GeoCommons + Mapufacture: Consolidation in the Where 2.0 Space

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Today FortiusOne announced its acquisition of Mapufacture, the web’s original geo-feed aggregator. FortiusOne is the creator of GeoCommons, a geo-data repository with analysis tools (Radar post). This acquisition brings Fortiusone both talent and the technology to handle third-party feeds.

Mapufacture was created by Andrew Turner and Mikel Maron, two well-known geohackers. In addition to collaborating on Mapufacture they have also worked on the Mapstraction Javascript library (Radar post) and GeoPress, a mapping plugin for WordPress blogs (Radar post). Mikel is also known as the creator and champion of GeoRSS. Andrew Turner will be joining the company as CTO. Mikel will become an advisor.


At its core Mapufacture is a map making tool. Users can create maps by combining feeds or their own geo data sets. If you’re not sure where to find a geofeed check out Platial, Flickr, Yahoo! Pipes or any hosted KML file. The maps can be embedded on third-party sites. Mapufacture also provides timeline tools so that you can see how your data changes over time.

GeoCommons first launched at Where 2.0 in 2007. Later that year it went offline for a complete redesign. The company has slowly been releasing pieces of it back out. The first major component out the door is Finder! Finder! lets you search for datasets, bookmark them to your account and download them as KML, ShapeFile or a spreadsheet. You can find datasets of almost any type including some about employment, universities, or the internet.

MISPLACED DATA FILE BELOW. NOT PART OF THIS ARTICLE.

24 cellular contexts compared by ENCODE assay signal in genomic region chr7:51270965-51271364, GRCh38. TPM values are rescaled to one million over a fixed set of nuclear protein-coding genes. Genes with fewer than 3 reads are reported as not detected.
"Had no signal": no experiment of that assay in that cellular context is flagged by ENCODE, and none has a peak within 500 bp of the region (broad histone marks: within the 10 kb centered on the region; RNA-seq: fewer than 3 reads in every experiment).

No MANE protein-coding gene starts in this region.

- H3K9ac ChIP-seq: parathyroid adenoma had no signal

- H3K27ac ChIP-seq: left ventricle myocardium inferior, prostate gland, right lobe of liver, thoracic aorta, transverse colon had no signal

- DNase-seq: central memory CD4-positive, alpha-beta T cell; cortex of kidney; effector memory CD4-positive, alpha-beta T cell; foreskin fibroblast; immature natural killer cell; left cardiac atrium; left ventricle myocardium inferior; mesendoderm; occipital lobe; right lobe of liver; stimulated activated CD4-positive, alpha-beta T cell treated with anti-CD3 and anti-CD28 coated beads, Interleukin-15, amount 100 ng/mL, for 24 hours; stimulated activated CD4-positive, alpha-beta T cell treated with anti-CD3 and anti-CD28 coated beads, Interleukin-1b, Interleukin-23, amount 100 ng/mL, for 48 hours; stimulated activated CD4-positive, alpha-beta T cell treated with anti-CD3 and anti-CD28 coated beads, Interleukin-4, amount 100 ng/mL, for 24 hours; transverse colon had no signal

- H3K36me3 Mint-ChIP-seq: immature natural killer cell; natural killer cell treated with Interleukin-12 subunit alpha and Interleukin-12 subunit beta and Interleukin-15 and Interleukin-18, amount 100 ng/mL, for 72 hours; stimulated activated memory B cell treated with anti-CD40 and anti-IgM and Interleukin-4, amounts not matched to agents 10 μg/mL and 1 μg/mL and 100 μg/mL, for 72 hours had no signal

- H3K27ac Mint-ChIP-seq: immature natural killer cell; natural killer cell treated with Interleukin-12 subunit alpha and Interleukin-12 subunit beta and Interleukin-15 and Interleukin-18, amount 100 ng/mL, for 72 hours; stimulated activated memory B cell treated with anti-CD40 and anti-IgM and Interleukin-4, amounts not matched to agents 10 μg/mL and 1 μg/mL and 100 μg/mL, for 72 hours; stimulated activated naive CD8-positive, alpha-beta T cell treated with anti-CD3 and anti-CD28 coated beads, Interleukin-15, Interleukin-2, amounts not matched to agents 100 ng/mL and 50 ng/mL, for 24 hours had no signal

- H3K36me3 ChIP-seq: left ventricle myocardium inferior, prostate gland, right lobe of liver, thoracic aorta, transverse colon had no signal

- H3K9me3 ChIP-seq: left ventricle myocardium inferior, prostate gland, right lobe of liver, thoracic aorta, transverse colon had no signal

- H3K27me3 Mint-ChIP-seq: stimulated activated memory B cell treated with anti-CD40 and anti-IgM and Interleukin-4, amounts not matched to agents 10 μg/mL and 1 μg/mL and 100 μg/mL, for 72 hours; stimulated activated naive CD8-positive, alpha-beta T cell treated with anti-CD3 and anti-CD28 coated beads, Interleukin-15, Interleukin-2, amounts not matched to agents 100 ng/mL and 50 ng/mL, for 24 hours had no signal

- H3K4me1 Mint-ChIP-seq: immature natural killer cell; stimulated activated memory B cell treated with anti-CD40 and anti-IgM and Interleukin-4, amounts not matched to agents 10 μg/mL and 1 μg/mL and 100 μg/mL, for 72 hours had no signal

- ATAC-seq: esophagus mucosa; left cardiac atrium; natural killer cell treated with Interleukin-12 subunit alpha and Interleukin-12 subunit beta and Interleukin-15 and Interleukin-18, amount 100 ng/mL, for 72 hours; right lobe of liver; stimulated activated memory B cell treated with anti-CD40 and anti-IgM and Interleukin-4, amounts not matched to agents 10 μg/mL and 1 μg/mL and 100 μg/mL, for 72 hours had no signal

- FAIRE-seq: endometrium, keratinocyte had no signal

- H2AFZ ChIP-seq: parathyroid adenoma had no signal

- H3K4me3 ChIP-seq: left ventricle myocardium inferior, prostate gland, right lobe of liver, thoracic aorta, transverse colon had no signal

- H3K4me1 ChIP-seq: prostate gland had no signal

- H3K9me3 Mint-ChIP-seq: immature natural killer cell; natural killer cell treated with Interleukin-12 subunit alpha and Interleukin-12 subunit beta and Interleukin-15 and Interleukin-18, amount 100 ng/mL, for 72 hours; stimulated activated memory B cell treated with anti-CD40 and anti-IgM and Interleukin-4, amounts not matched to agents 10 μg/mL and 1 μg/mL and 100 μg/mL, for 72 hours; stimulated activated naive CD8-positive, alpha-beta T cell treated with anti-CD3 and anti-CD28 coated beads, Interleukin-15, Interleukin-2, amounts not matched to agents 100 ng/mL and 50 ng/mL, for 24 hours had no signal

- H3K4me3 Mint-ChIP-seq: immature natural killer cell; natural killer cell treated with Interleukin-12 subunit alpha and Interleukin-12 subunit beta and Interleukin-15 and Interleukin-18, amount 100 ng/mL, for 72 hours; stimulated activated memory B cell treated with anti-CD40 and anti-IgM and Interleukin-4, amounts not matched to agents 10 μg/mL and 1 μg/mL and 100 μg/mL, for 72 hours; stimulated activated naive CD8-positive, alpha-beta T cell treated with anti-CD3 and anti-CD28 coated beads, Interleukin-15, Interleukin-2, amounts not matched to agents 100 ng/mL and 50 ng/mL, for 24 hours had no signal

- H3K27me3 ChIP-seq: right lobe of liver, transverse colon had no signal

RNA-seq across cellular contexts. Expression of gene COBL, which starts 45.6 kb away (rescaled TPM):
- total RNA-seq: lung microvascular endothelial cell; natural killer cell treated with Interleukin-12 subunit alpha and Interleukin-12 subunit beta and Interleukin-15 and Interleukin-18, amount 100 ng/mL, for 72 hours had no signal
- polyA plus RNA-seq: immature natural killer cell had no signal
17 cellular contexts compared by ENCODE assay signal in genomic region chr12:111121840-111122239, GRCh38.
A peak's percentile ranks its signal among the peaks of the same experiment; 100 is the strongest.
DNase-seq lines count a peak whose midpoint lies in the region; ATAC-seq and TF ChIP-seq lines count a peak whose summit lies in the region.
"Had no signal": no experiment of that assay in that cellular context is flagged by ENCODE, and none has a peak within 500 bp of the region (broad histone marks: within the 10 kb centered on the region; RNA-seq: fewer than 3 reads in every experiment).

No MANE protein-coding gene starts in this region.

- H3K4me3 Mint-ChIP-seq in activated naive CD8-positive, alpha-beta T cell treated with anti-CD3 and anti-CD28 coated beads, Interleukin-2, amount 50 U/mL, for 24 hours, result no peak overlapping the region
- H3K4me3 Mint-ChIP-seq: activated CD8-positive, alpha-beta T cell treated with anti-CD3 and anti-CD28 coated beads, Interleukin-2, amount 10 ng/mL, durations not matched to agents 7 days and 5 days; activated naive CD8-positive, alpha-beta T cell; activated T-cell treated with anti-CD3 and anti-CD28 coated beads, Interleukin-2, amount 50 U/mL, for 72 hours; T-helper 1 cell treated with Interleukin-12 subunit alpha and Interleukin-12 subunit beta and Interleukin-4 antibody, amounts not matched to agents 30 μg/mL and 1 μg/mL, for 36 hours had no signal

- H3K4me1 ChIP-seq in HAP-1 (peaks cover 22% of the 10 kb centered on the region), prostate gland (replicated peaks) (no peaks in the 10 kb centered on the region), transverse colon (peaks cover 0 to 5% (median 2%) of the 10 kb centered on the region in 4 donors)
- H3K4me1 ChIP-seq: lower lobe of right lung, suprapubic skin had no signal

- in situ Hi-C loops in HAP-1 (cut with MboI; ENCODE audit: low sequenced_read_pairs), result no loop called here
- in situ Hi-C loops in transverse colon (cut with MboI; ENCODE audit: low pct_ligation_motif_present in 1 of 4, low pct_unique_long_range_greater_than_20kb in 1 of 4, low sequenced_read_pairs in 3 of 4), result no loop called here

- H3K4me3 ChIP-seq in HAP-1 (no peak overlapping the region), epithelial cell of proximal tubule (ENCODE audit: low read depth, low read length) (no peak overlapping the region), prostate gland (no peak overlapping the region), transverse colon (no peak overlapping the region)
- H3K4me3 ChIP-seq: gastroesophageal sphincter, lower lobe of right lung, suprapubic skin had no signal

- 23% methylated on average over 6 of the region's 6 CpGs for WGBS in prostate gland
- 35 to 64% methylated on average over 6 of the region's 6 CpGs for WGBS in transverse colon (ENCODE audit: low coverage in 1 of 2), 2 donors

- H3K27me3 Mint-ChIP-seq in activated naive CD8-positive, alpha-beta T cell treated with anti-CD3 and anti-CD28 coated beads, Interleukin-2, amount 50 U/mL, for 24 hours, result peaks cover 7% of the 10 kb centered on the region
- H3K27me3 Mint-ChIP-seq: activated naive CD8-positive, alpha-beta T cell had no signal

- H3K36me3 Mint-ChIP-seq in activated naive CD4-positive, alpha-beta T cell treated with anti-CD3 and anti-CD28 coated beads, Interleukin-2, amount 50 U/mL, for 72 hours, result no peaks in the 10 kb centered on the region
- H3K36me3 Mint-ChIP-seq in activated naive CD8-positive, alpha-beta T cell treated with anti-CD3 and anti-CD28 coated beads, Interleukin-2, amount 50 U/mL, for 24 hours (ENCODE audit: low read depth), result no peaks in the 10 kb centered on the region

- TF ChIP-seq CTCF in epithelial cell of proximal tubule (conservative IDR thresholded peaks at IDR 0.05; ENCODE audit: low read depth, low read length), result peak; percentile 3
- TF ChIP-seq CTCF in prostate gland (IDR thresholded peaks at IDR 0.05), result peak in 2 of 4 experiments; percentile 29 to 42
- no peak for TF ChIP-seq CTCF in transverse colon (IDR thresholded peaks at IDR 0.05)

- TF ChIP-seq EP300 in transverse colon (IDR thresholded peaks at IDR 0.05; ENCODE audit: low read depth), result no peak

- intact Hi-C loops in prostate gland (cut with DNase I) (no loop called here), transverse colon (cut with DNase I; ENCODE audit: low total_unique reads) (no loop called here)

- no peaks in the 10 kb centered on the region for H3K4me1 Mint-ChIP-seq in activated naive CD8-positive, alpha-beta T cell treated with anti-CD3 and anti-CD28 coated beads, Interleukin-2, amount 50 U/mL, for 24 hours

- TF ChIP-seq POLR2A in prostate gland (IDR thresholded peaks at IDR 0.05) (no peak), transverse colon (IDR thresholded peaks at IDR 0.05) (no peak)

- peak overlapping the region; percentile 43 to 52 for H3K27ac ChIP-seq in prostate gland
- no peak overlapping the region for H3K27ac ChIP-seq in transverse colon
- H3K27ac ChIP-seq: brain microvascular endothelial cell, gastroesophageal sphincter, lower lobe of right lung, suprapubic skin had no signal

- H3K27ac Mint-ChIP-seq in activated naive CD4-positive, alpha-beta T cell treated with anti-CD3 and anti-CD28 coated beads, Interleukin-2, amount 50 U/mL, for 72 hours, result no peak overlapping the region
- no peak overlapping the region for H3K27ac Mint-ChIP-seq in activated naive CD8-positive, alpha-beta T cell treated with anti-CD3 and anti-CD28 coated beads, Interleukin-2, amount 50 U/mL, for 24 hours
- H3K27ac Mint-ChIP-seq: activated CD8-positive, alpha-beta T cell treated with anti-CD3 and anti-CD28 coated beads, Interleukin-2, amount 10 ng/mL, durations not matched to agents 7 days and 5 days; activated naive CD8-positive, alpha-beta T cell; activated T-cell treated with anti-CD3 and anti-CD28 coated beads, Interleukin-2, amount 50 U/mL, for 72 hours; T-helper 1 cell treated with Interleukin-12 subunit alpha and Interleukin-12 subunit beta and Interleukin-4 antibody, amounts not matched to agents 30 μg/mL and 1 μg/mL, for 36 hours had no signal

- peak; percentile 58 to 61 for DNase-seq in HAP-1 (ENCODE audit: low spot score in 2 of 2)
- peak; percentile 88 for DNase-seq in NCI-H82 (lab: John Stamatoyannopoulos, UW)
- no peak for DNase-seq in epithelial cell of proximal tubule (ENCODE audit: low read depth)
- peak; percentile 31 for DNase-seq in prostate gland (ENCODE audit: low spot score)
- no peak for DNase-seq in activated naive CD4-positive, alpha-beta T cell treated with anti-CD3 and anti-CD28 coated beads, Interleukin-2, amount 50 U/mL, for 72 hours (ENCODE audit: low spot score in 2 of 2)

Mapufacture will eventually be merged into GeoCommons; it will become Maker, a portion of GeoCommons that will let you make and share maps. This will complete the relaunch of GeoCommons major features.

The importance of geodata often goes unnoticed by people who don’t work with it everyday. Until mashups and Google Earth I doubt many people ever gave geodata a second thought. I hope that GeoCommons continues to bridge that gap. GeoCommons is going to provide us with easy-to-use, web-based tools that allow for powerful analysis and a repository of geodata in open formats. Hopefully their tools and data will not go unnoticed.

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